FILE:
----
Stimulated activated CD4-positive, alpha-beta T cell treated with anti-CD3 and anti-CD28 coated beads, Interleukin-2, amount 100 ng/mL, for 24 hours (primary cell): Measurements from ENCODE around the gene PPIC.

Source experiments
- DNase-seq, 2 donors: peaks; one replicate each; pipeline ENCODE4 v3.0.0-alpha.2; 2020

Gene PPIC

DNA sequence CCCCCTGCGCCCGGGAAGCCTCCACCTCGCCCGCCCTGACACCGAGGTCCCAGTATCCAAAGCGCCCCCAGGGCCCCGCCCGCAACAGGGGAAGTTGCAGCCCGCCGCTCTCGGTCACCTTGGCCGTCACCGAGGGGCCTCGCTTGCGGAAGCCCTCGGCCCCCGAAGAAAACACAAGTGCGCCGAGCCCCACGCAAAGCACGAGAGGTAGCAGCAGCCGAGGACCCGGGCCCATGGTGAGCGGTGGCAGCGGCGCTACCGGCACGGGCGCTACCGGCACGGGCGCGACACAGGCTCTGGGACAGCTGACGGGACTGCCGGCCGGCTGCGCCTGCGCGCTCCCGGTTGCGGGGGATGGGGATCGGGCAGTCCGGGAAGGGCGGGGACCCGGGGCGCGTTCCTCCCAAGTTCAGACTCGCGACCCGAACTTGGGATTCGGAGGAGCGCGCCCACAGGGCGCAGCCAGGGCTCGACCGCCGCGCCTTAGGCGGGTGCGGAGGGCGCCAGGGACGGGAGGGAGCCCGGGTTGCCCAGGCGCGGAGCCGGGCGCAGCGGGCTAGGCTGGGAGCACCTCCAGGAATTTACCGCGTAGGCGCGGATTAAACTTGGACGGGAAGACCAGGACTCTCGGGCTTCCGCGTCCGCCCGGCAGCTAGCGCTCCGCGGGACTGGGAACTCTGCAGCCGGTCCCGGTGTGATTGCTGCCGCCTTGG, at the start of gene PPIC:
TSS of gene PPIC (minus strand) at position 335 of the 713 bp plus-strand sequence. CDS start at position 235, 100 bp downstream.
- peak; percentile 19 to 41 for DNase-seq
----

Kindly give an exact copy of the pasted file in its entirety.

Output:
Stimulated activated CD4-positive, alpha-beta T cell treated with anti-CD3 and anti-CD28 coated beads, Interleukin-2, amount 100 ng/mL, for 24 hours (primary cell): Measurements from ENCODE around the gene PPIC.

Source experiments
- DNase-seq, 2 donors: peaks; one replicate each; pipeline ENCODE4 v3.0.0-alpha.2; 2020

Gene PPIC

DNA sequence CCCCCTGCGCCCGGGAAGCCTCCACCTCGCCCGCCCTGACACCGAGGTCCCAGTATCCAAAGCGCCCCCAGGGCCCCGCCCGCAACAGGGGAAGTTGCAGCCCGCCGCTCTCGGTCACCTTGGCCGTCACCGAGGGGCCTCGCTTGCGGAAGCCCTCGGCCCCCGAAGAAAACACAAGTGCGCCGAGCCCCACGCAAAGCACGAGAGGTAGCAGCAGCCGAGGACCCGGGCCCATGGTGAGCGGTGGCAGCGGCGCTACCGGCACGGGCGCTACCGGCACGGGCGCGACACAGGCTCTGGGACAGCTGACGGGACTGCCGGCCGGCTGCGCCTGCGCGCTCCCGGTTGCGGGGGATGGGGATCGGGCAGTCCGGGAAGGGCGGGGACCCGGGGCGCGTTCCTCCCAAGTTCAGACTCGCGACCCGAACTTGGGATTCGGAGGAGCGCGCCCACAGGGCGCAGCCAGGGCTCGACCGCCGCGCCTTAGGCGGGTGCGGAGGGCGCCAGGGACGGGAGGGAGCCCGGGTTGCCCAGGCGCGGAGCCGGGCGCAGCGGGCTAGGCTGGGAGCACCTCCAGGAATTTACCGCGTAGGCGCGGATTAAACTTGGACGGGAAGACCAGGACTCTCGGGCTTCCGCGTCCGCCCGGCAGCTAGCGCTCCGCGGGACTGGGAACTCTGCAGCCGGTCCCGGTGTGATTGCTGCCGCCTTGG, at the start of gene PPIC:
TSS of gene PPIC (minus strand) at position 335 of the 713 bp plus-strand sequence. CDS start at position 235, 100 bp downstream.
- peak; percentile 19 to 41 for DNase-seq